Updated from 12:43 p.m. EDT: Starbucks closed Friday at $64.69, off 53 cents, or down 0.81%.
NEW YORK (
) -- This article will evaluate
the company and Starbucks the stock, based on its price to fundamentals relationships.
Before analyzing a company for investment, it's important to have a perspective on how well the business has performed. At the end of the day, if you are a true investor you are buying the business. Moreover, when you are buying the business as a passive investor, you are really buying the company's earnings power. Few companies on the planet can match the earnings record of Starbucks Corp.
plots Starbucks' earnings per share since 1999. The orange line on the graph represents a P/E ratio of 21.7, which is equal to Starbucks' operating earnings growth rate of 21.7% per annum.
As I will reveal later, this represents the intrinsic value of Starbucks based on the PE equals growth rate formula popularized by the iconic Peter Lynch. The only blemish on Starbucks' impeccable record of earnings growth was a 21% drop in earnings in fiscal year 2008, the Great Recession. However, this simply led to an acceleration of earnings growth in fiscal years 2009 and 2010, reestablishing Starbucks' earnings record back to its trend line norms.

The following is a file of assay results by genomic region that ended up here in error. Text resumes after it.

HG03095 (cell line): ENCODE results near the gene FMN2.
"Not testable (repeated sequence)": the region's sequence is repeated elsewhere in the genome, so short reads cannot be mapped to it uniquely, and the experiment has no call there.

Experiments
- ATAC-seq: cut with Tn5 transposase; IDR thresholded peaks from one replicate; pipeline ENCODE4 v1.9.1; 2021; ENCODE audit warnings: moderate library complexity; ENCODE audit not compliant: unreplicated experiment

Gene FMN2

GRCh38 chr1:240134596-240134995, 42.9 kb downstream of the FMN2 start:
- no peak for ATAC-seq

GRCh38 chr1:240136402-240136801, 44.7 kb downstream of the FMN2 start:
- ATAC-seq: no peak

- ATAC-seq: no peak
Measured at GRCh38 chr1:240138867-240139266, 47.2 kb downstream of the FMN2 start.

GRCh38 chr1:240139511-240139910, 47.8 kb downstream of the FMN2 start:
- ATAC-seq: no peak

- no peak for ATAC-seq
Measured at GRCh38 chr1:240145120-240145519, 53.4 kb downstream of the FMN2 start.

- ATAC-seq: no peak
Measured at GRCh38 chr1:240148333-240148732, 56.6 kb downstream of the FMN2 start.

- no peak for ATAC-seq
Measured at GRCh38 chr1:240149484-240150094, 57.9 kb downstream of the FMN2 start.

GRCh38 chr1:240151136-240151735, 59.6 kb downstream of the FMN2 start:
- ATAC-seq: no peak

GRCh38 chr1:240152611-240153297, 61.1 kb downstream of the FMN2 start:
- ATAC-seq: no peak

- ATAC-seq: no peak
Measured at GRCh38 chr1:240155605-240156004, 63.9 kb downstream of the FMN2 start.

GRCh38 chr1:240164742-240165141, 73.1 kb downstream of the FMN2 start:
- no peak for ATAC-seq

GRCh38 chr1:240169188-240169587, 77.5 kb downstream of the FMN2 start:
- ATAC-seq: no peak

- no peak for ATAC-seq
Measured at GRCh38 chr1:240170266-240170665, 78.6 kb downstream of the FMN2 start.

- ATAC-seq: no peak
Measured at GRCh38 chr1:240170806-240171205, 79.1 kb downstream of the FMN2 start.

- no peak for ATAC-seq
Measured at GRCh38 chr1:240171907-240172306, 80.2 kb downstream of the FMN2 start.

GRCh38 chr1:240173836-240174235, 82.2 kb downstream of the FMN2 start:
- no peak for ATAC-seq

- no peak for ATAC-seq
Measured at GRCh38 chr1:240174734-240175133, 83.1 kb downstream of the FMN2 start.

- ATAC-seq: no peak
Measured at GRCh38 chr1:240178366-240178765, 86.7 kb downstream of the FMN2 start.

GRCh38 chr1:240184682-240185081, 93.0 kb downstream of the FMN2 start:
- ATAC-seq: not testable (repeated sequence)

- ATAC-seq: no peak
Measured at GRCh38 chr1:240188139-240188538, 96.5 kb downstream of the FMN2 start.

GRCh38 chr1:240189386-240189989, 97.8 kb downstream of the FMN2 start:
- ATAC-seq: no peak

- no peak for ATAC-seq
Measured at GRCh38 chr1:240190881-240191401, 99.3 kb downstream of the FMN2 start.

Earnings Determine Market Price:
The following earnings and price correlated F.A.S.T. Graphs clearly illustrates the importance of earnings. The Earnings Growth Rate Line or True Worth Line (orange line with white triangles) is correlated with the historical stock price line. On graph after graph the lines will move in tandem. If the stock price strays away from the earnings line (over or under), inevitably price will come back to its earnings justified fair value. By adding price to our plotting of earnings on Starbucks, we see this relationship between earnings and price vividly revealed.
Starbucks' stock price rose dramatically above fair value coming out of the recession of 2001 before peaking in 2006, and then rapidly returned to fair value (price touching the orange line) over the next two years as we entered the recession of 2008. This clearly validates the danger of holding or investing in a stock when it's overvalued based on fundamentals.